As a Scrum Master, I use a variety of different tools to help facilitate Sprint Retrospectives. More recently, I’ve been using Mentimeter as a tool to gether feedback from the team.
It’s great! Just what I needed to spice things up.
In this article, I’d love to show you how I use Mentimeter in each Sprint Retrospective to quickly gather data from the teams whilst working remotely.
It went down so well the first time I used it, the team actually missed it and asked for it back when I changed to a new format the Sprint after.
I always start with an icebreaker. I use a variety of different icebreaker techniques for every Sprint Retrospective; it helps get the team in the right frame of mind and gets everyone participating and contributing right from the start. Here’s an example I recently used:
Rate your Sprint
Next up, I usually ask the team to rate their sprint using 6 key questions rated from 1 (disagree) to 7 (totally agree):
- We committed to the right number of points — we want the team to think about how many points they are committing to
- We hit our sprint goal — we want the team to think about what the sprint goal was, and whether we hit it
- All of our estimates were accurate — we want the team to be roughly right with their estimates
- We worked well as a team — we want the team to be a great unit, working together to help each other
- All tickets had just enough info, just in time — we need enough info so that we don’t get blocked, but not so much that we’ve potentially wasted effort upfront on backlog items that may never even get started. It’s a delicate balance
- We had fun — we want work to be fun so that we can continually enjoy doing it
All scoring is done in private and revealed at the same time. Any extreme scores, or deviations are discussed as a team straight away.
I use a score out of 7 (an odd number) so that you can’t choose the middle number — you have to choose one way or another.
Questions about the team
Next up, we take a closer look at how individuals feel about being in a team:
- I’m proud of the work I do with my team — we want our team members to take pride in their group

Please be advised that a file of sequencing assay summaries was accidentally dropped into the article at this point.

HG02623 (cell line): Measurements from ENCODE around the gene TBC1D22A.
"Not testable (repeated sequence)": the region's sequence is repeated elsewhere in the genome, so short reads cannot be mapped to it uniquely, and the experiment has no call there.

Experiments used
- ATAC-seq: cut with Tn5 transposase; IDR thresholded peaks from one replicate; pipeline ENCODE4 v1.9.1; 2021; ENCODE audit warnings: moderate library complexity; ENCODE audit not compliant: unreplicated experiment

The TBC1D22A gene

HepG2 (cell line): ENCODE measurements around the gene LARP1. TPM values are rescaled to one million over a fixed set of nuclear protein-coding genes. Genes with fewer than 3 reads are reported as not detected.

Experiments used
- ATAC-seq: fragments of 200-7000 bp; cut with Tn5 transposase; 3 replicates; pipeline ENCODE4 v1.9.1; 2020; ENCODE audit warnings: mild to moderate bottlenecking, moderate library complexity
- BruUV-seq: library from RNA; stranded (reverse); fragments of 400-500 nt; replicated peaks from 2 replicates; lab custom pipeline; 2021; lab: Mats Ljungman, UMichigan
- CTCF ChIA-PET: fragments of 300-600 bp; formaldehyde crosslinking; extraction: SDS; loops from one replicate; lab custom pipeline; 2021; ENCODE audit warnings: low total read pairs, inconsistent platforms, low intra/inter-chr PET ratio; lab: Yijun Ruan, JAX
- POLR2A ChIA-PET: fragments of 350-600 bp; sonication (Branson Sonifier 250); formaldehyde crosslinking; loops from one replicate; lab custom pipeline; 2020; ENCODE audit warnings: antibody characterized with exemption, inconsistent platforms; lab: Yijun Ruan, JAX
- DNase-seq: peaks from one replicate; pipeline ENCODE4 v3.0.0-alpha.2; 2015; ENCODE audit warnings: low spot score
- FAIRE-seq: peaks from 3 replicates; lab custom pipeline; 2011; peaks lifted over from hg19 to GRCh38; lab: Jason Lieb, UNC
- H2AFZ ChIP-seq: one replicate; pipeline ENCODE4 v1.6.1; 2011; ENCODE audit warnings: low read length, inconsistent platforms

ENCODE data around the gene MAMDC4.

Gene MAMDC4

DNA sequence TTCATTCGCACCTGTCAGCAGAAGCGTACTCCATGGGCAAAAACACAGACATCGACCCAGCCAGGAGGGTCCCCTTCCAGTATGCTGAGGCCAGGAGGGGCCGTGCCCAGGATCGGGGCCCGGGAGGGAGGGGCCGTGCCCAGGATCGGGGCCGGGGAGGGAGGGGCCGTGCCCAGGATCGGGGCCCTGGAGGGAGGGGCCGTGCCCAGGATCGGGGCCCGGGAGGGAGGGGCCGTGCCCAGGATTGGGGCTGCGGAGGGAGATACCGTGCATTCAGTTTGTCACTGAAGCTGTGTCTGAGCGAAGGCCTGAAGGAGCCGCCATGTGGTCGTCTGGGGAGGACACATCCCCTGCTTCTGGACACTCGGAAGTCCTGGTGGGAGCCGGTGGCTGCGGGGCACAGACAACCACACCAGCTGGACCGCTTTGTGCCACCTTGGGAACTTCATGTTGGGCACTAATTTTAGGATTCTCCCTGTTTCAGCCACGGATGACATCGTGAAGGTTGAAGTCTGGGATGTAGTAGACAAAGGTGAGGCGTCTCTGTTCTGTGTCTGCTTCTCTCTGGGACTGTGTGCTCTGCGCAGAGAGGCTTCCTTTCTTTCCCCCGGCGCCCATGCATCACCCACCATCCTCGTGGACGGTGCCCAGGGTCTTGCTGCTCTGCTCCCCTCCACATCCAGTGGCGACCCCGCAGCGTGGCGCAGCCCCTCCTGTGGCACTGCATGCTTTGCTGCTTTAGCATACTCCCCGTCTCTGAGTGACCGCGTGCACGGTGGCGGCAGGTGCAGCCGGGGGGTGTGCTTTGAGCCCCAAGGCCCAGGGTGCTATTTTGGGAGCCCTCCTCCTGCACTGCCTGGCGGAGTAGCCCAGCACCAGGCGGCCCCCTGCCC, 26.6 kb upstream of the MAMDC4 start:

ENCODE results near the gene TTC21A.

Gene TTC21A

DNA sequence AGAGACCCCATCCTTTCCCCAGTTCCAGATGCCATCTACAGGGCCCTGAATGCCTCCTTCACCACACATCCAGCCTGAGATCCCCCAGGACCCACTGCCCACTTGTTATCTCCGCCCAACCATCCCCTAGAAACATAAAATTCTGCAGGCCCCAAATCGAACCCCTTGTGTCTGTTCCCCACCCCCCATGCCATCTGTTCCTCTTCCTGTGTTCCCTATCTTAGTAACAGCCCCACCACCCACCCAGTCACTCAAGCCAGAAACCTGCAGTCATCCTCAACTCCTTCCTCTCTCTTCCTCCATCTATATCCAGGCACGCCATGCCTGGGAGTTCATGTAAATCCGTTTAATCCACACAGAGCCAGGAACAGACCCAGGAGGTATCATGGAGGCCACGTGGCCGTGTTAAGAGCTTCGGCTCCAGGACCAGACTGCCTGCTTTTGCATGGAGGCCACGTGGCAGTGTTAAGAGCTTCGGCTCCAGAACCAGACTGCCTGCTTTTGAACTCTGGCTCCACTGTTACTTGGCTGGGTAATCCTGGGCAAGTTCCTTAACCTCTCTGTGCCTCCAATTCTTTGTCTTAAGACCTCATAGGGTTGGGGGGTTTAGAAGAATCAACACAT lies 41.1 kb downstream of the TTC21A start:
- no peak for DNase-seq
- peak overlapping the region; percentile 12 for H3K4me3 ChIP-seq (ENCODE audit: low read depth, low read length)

- I feel valuable in this team — everyone should feel like they are contributing
- I am enthusiastic about the work I do for my team — we want our team to relish the challenges ahead
- To me, the work that I do for my team is challenging — we want to keep the work challenging for the team so that they keep growing as people
Once again, scoring is out of 7 and done in private, revealed all a the same time. Any large deviations are discussed as a group immediately.
Now we move on to the spider diagrams! These are a great way of showing team data; where we think we are strong and where we think we can improve.
It’s fascinating watching these graphs change over time. The team radar is again focussed on the team, but this time the performance of the team as a whole:
The team score each of the following attributes from 1 (bad) to 7 (good) and we reveal the results all at once:
- Knowledge Sharing
- Product Quality
- Roadmap & Planning
- Keeping on top of tech debt
- Speed of delivery
- Using feedback to improve
- Good at meetings?
- Working with other teams
I selected the topics based on issues my teams were seeing and adapt the questions over time as required. It’s a great way of tracking what’s going on generally, in this case, we can see that the team is worrying about tech debt piling up — so we identified that we should do something about that.
Team Working Agreements
Team Working Agreements define how the team have agreed to work with each other, so it’s a good idea to check in with the team that they are actually following the agreements from time to time. Any “no’s” in here get discussed immediately (maybe we need to change the agreements).
Scrum Check In
And finally, I check on a few of the key Scrum key indicators, specifically how good the teams things they are at:
- Daily Scrum
- Sprint Review
- Sprint Retrospective
- Backlog Refinement
- Sprint Planning
- Team Working Agreements
- Definition of Done
Here we can see that we are generally doing alright, but can improve our Backlog Refinement and Definition of Done.
I hope that’s inspired you to try something new with your team. Don’t be restricted by the tools, the conversations are more important; you can easily re-create these charts using a pen and paper or whiteboard. Using Mentimeter I can quickly gather vital stats from my teams, and help them use the data to improve themselves in a fun, engaging and exciting way. This tool has been invaluable to me during lockdown and especially whilst working remotely.